12. Leadfoot J. McCoalroller

    Leadfoot J. McCoalroller Senior Member

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    Wait, is this the new flat earth?
     
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  13. Leadfoot J. McCoalroller

    Leadfoot J. McCoalroller Senior Member

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    That accelerometer is only going to show something as long as there is something there to hold it up.

    Once there is nothing there to hold it up, it will accelerate. Once it has done this, it won’t register any acceleration until it bottoms out. That’s normal.
     
  14. Mendel Leisk

    Mendel Leisk Senior Member

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    That's quite right, but oddly contradictory: when the acclerometer is "stationary", say sitting on a table top, it registers 1G vertical acceleration. And when you drop it down an elevator shaft, all the way down it registers no acceleration, as it accelerates.

    I linked one article, in post #4, which I readily concede shuts down the premise in the thread title. That article is just the tip-of-iceberg, links back to this tome, Reflections On Relativity, by Kevin Brown:

    Reflections on Relativity

    I managed a few paragraphs of the preface. :oops:
     
  15. Leadfoot J. McCoalroller

    Leadfoot J. McCoalroller Senior Member

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    It’s not contradictory. You understand the device can only measure the difference between two parts of itself, right? if it is in free space, both parts of it will be pulled down by the exact same force being exerted on everything else there.

    Gravity is constantly attracting all mass all the time. A small electronic accelerometer can’t immediately tell that it’s already under the influence of gravity, it can just show forces acting against it. Like your tabletop holding it up at 1G.
     
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  16. Mendel Leisk

    Mendel Leisk Senior Member

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    Yes. Still, if the accelerometer were in a spaceship, which commenced accelerating at 1G, it would behave exactly as it does on earth, sitting on that table. Puzzling as heck.
     
  17. Leadfoot J. McCoalroller

    Leadfoot J. McCoalroller Senior Member

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    A 1G acceleration is a 1G acceleration, doesn’t really matter whether you’re paying a fuel bill for it or not.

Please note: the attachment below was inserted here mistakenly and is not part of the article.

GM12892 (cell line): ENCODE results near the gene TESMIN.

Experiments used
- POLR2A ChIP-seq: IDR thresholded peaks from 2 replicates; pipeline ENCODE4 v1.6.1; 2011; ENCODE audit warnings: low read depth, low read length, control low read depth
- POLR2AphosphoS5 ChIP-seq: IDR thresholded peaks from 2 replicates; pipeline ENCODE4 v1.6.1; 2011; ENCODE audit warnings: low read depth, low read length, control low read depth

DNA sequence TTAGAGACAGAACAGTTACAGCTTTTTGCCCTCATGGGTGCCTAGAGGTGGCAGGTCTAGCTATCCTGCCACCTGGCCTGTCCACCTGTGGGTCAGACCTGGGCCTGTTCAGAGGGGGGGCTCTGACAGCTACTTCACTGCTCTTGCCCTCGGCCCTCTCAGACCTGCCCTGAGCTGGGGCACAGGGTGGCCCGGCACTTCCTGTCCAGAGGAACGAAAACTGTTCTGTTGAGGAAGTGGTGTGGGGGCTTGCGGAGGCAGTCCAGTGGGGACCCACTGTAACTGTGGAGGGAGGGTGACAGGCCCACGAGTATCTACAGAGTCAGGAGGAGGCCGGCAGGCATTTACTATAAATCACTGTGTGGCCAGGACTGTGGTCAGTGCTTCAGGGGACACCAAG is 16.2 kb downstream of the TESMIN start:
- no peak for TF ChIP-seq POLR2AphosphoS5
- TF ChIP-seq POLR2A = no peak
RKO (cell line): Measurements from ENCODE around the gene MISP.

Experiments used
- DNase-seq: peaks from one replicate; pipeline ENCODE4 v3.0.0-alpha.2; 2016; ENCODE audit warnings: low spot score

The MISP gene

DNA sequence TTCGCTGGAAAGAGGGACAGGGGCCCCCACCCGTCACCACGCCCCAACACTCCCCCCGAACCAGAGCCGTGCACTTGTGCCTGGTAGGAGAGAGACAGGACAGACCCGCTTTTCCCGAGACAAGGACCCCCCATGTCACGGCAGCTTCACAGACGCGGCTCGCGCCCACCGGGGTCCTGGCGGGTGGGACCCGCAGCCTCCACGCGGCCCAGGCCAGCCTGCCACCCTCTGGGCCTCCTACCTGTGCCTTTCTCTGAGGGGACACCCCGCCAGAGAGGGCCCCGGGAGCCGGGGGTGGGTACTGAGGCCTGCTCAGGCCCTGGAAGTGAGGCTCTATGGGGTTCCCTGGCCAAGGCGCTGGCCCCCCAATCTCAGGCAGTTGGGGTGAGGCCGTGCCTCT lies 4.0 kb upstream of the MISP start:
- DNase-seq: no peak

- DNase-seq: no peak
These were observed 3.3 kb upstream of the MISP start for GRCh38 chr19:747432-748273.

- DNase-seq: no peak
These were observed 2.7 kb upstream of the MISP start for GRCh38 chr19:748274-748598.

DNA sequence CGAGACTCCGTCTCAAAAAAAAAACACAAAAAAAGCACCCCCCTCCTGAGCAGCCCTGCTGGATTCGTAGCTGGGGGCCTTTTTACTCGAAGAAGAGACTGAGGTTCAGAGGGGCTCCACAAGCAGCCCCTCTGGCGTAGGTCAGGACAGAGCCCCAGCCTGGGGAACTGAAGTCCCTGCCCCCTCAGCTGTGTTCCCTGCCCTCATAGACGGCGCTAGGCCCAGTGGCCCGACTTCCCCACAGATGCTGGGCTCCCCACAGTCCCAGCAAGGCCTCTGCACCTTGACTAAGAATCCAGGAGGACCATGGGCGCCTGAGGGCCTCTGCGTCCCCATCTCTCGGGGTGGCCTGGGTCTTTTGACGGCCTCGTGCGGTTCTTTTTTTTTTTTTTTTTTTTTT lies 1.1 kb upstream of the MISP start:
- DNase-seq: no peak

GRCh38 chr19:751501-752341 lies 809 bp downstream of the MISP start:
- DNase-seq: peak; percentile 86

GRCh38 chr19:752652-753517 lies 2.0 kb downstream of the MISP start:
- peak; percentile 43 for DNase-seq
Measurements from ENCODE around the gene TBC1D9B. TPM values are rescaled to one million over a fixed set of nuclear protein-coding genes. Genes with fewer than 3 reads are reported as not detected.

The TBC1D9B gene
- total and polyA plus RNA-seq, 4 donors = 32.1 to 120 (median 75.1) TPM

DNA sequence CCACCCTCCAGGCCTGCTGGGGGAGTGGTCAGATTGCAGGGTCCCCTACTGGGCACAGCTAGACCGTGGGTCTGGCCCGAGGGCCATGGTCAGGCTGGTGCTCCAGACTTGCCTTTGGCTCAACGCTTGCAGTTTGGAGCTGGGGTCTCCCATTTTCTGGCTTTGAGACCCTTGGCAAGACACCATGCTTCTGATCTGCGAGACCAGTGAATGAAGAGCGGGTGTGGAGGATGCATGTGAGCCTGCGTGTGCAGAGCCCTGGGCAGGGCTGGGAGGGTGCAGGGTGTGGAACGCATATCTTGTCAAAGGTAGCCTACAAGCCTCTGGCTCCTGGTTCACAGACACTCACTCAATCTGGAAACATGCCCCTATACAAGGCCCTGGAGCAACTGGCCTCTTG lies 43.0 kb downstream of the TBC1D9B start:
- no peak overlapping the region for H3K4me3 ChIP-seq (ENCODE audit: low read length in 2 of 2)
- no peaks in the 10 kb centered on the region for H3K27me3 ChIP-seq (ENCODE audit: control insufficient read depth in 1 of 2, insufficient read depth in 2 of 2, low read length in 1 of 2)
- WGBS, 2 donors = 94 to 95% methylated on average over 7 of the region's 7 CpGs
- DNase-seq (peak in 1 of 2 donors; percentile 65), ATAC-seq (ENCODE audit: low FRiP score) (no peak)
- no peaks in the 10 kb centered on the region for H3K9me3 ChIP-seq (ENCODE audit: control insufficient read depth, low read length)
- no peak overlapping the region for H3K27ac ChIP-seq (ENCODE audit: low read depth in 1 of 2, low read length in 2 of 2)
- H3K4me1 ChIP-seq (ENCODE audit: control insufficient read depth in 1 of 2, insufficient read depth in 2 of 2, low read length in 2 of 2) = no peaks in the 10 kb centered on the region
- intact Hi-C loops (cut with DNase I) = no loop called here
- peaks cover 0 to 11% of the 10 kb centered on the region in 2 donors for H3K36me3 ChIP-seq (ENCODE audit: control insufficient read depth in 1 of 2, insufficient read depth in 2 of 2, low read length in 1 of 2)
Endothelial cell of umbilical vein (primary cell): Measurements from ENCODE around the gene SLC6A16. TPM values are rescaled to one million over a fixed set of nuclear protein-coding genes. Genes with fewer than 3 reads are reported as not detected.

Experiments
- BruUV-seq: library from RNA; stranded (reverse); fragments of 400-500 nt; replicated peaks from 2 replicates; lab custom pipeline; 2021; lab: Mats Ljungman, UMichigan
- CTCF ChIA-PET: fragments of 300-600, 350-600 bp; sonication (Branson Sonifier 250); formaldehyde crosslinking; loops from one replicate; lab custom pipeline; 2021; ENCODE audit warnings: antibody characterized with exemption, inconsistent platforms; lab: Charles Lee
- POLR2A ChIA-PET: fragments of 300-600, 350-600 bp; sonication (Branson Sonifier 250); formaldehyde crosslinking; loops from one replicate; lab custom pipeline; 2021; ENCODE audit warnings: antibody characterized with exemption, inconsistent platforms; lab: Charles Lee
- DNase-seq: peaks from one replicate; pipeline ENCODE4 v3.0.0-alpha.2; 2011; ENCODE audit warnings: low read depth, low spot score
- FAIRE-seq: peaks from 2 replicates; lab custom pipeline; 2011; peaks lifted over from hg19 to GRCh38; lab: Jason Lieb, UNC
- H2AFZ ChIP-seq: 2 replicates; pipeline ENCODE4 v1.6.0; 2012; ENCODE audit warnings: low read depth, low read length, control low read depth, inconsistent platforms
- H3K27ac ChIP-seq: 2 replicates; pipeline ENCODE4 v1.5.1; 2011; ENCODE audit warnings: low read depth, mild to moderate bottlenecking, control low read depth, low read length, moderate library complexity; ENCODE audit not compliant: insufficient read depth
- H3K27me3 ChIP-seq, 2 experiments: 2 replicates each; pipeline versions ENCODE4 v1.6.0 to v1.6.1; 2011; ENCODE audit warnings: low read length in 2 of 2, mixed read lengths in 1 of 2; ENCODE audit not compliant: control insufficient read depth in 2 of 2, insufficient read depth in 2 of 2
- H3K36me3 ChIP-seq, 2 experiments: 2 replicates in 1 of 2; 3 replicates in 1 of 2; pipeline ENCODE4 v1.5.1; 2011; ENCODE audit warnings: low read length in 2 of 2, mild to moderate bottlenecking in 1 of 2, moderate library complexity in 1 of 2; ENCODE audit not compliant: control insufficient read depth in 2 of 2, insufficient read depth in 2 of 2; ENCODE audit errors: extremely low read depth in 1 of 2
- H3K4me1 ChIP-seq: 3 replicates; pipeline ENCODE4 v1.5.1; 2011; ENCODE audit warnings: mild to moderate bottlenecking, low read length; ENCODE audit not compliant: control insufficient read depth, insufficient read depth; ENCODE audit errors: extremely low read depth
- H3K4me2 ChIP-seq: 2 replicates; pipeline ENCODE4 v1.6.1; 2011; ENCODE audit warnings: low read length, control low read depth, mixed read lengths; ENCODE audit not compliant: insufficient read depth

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  18. Mendel Leisk

    Mendel Leisk Senior Member

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    Last year's crop was better, btw. Maybe not enough rain this year. One day's pickings, last year:

    upload_2019-9-5_6-58-24.png
     
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  19. vvillovv

    vvillovv Active Member

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    Very pretty apples above. May I assume? they are as tasty as pretty? If only there were some oranges as well so we could compare them side by side....
    Thanks for rel-linking the original link. With the new management data I was pleasantly intrigued and now have a bookmark.
    I'll be skimming and re-reading for quite some time.
    Co incident ly, in the last year of so I've gotten a glimpse of what I (believe) is a totally simple / un scientific explanation of red shift.
    perhaps more nails here as well.
    I live near a well lite at night park, at the mouth of a river, that has a 1/4 mile break water extending into Lake Ontario ( that many people walk, ride bicycles, fish from).
    Very early in the morning, hours before sunrise, when the pier / break water is essentially void of human activity. most espeically on a pristine clear evening, while walking out on the pier towards Quinte, Ontario - , The almost complete darkness while heading north is a stark contast to the view observed while walking south on the pier towards the lights of the park.
    It's only a visual analogy to a way more complex scientific theoretical / mathematical premise. so please to take this post as a disortation of any kind but rather trying to reach for a concept way beyond my intellectual capability, while trying also to relate it for others in the simplest fashion possible, to see how others react to the description.
    Thanks again Mendel.
     
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  20. Mendel Leisk

    Mendel Leisk Senior Member

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    Yeah I was doing my morning push-ups a few minutes ago, that 1G never lets up, whatever it is.

    I tried valiantly to read a bit of that Reflections on Relativity. Very commendable that it's freely available online btw. Anyway: I don't have enough brain cells. Very bright guy, and perhaps that what it takes to understand these big-picture things?

    And what to make then of David Levitt, with his expansion explanation? It's seductively convincing, at least "locally", for how gravity manifests, here. But a few dwarf stars, black holes: now what??

    Still, I have a hunch there IS a simple explanation, that can do an end-run around all the complex math and language. :)
     
    #20 Mendel Leisk, Sep 5, 2019
    Last edited: Sep 5, 2019